The Swedberg family moved from Stockholm to Uppsala in 1692. They lived in a simple par stuga until after the death of Sara. In 1698, they moved into a very impressive three-story house which was built on part of the property they owned. It faced the central square in Uppsala. Emanuel was tutored at home until the age of eleven, when he matriculated at the University of Uppsala, a very common practice for boys at that time. He attended the University until 1709, when he graduated with a degree in Philosophy, although his main interests were mathematics and science. His thesis, which he dedicated to his father, was titled “Selected Sentences from Publius Syrus Mimus and L. Annaeus Seneca.”
The outbreak of war between between the French and The English that year prevented Swedenborg from immediately setting off on his study trip abroad, again a very typical practice for well-to-do Swedish young men. Swedenborg spent the year in Skara in Western Sweden where his father was the Bishop. He mastered the organ and explored the region where he discovered fossils in the hills north of Skara. This discovery led Swedenborg to publish in the first edition of Acta Literaria Sueciae in 1719 an article entitled “Height of Water in the Primeval World.” This article appears to be the first one of Swedenborg’s to be reviewed in a European Journal, Neue Zeitungen, in March of 1721.
Swedenborg’s active and inquisitive mind wanted more stimulation than Skara could provide. In late spring of 1710 he traveled to Gothenburg to investigate rumors that there was a ship’s captain willing to risk sailing to London, despite the the on-going war. Swedenborg immediately found passage on the ship, and before he could inform his family, he was on his way. The trip was hazardous, and the ship was both boarded and shot at by combatants. It also ran aground on a sand bar. Arriving in London, the ship was immediately quarantined under the suspicion that there was an outbreak of the plague in Sweden. A young and restless Swedenborg, unwilling to remain on board with London so tantalizingly close, slipped overboard into a skiff when friends came to visit. He was caught and threatened with being hung, but “friends” in high places intervened and his life was spared. He never forgot this incident, with its imprint surfacing later in his life.
Swedenborg spent the next two years and a half in England. He immersed himself in his passion for mathesis, visting astronomers, observatories, and men of science, while residing with skilled craftsmen so he could learn their secrets. He developed a method of finding the longitude, and found books for the scientific community in Uppsala. He drank in the spirit of modern science, but was disappointed in the English response to his longitude methodology.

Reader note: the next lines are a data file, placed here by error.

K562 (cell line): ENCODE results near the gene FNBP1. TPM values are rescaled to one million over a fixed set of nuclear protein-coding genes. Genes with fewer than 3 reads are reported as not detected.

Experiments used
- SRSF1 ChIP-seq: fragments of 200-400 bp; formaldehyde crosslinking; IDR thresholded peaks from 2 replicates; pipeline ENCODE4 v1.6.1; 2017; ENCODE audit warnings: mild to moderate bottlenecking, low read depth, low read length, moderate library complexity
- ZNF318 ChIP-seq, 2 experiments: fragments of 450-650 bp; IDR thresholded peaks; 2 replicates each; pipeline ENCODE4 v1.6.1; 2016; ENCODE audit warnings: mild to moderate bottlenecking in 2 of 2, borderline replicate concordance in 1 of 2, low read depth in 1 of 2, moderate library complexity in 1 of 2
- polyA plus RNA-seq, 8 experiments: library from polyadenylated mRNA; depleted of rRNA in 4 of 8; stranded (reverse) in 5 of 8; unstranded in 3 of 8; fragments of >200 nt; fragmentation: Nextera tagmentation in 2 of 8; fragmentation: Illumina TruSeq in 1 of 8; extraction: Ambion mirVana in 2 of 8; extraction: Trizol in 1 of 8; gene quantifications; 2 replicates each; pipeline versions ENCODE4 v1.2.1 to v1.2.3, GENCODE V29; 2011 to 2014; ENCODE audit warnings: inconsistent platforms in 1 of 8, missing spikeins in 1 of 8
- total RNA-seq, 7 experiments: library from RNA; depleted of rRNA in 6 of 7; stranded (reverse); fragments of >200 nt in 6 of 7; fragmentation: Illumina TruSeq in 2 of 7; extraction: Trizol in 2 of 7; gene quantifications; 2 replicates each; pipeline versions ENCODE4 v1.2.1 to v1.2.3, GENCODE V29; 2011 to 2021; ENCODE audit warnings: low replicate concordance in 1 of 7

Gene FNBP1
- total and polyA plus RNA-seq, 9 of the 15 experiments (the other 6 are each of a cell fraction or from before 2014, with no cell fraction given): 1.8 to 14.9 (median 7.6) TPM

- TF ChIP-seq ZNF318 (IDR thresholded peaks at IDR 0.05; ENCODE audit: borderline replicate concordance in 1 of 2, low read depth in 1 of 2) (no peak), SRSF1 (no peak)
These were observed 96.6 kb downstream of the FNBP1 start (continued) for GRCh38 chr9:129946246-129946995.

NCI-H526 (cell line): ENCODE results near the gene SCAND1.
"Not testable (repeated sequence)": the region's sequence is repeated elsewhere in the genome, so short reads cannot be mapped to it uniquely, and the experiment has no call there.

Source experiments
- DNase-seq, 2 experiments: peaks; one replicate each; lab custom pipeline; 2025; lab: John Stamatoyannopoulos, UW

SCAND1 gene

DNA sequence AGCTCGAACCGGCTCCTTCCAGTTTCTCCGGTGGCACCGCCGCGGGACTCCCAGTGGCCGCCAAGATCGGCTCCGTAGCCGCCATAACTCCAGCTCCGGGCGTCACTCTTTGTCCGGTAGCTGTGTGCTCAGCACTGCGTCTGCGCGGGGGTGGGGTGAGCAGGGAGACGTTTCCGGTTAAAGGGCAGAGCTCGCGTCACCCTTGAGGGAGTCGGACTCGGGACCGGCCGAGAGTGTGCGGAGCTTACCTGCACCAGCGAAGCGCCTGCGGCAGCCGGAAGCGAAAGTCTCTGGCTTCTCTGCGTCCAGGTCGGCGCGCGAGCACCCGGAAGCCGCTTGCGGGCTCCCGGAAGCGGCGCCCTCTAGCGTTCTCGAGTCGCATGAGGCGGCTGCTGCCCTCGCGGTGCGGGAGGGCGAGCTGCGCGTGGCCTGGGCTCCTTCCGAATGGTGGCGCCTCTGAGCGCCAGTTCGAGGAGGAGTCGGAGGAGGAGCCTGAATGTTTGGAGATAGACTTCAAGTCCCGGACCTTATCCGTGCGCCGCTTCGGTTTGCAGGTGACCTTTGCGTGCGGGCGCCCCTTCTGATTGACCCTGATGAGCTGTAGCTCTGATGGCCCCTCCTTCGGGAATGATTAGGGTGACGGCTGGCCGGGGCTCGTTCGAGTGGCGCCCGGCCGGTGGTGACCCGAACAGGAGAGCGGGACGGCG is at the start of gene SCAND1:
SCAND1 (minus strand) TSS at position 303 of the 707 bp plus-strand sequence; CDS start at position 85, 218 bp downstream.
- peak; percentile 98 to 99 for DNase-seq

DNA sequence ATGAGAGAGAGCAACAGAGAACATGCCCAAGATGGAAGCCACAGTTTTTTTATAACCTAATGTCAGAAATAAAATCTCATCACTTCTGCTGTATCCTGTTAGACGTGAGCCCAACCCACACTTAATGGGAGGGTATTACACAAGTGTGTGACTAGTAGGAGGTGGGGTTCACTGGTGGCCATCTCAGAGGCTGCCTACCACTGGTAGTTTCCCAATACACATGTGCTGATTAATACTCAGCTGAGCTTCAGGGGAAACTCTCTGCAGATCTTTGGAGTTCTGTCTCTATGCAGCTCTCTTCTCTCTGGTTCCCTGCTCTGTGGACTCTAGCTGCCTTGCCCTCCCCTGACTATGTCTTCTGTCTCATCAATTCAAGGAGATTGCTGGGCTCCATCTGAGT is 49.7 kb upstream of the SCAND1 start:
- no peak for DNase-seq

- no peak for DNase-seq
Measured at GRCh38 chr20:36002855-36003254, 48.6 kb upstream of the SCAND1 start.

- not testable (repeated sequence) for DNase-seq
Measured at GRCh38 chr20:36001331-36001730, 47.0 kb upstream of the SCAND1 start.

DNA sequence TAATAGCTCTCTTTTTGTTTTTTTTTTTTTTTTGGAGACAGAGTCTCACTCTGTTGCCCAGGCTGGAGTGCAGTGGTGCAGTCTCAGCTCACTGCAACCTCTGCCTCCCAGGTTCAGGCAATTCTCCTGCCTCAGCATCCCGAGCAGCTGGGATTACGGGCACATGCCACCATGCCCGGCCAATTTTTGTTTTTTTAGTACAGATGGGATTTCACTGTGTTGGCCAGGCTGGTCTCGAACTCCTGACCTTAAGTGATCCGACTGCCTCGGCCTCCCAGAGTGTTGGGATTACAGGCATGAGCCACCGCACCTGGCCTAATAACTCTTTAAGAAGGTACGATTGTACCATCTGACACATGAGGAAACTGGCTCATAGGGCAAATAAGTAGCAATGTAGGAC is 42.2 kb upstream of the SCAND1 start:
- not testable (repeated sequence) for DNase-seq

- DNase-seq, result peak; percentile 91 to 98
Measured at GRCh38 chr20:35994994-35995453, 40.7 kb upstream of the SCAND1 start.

He left England in late 1712 or early 1713. He then spent time in The Netherlands and Paris, France, engaged in similar pursuits. He soaked up as much modern science as he could. In the late summer of 1714, Swedenborg traveled to Rostock in Swedish Pomerania, and somewhat later in the year he settled in Griefswalde. His focus was to record the intellectual fruit of his time abroad. This included listing various inventions that had occurred to him, among others, a submarine, an airplane, a mechanical water pump, a machine gun, and a siphon. He sent his list to his brother-in-law, Eric Benzelius.
Upon returning to Sweden in 1715, Swedenborg focused on finding useful employment. He began the first scientific journal in Sweden, Daedalus Hyperboreus, and published six issues. The journal found favor with the King, Carl XII, and eventually led to his employment as an assistant to Christopher Polhem (1661-1751) and to his appointment as an Extraordinary Assessor to the Board of Mines by the King. The death of the King on November 30, 1718 delayed Swedenborg’s appointment for six years due to the changing political climate in Sweden from the absolutism of Karl XII to the limited monarchy of Queen Ulrica Eleonora and her husband King Frederick I. The Swedberg children were ennobled in May 1719, and their name was changed to Swedenborg.
Swedenborg’s relations with Polhem became strained, and in 1720, discouraged by his prospects in Sweden, Swedenborg traveled abroad to study mining methods in Germany and to publish. Two years later he was called back from his travels by his father over family business matters. Upon his return, he continued to pursue his position on the Board of Mines, and finally in 1723 he was seated; in 1724, he was granted a salary. He continued to work on the Board of Mines until 1747, when he was asked to become President. His calling, however, had changed in the mid-1740s, and so he declined the Presidency and resigned from the Board.
When seated on the Board, Swedenborg engaged in his all the official duties of the position, which entailed inspecting mines and the ores produced, judging mining disputes between owners and between owners and workers, and writing mining policy, He began to investigate and write in the areas of cosmology, the nature of the infinite, and the investigation of the relationship between the body and the soul, as well as seeking the location of the soul in the body. Between 1734 and 1745, Swedenborg wrote on all these topics. In 1734, he published a three volume work, Opera Philosophiica et Mineralia, as well as a work called Prodromus Philosophia Ratiocinantis de Infinito.… In 1740/1741 he published his two volume Oeconomia Regni Animalis …, and in 1744/1745 he published Regnum Animale in three volumes. He also published Pars Prima de Cultu et Amore Dei. This last work was the result of a dramatic change of focus for Swedenborg. A series of deeply spiritual but troubling dreams shook his self-image led him reorient his sense of how the universe works. He began to view the world of spirit as the cause of the natural world. Previously in his philosophical endeavors, he had been seeking hidden origins and causes from effects in the natural world, using the scientific method. His dreams led him to conclude that spiritual forces animate natural reality.